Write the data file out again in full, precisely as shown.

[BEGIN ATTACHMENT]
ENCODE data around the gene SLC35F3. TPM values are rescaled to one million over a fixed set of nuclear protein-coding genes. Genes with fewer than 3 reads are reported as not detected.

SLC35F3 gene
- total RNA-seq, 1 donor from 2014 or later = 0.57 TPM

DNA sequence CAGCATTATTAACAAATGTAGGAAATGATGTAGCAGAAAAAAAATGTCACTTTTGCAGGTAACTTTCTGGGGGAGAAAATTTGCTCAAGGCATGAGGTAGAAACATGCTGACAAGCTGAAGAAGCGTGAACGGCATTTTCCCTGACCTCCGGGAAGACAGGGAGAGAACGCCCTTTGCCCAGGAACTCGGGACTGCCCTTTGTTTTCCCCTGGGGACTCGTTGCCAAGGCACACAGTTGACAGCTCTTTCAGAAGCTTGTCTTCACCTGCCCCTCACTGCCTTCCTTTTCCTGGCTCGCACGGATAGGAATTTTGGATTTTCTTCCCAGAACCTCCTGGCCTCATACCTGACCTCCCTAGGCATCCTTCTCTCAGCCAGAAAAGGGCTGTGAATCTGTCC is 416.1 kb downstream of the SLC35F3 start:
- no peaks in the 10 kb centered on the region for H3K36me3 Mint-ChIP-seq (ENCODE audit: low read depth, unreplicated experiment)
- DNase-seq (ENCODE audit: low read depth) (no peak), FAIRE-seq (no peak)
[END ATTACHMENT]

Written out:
ENCODE data around the gene SLC35F3. TPM values are rescaled to one million over a fixed set of nuclear protein-coding genes. Genes with fewer than 3 reads are reported as not detected.

SLC35F3 gene
- total RNA-seq, 1 donor from 2014 or later = 0.57 TPM

DNA sequence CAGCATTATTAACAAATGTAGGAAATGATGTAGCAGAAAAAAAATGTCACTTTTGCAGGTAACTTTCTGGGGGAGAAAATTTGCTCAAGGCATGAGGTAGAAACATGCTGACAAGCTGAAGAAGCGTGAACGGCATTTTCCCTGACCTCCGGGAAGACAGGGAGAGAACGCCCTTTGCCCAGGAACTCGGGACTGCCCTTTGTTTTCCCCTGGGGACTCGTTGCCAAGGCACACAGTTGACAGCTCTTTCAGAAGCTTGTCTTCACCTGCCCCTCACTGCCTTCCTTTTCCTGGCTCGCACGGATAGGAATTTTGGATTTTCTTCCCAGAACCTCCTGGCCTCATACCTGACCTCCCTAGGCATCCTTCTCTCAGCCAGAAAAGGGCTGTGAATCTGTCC is 416.1 kb downstream of the SLC35F3 start:
- no peaks in the 10 kb centered on the region for H3K36me3 Mint-ChIP-seq (ENCODE audit: low read depth, unreplicated experiment)
- DNase-seq (ENCODE audit: low read depth) (no peak), FAIRE-seq (no peak)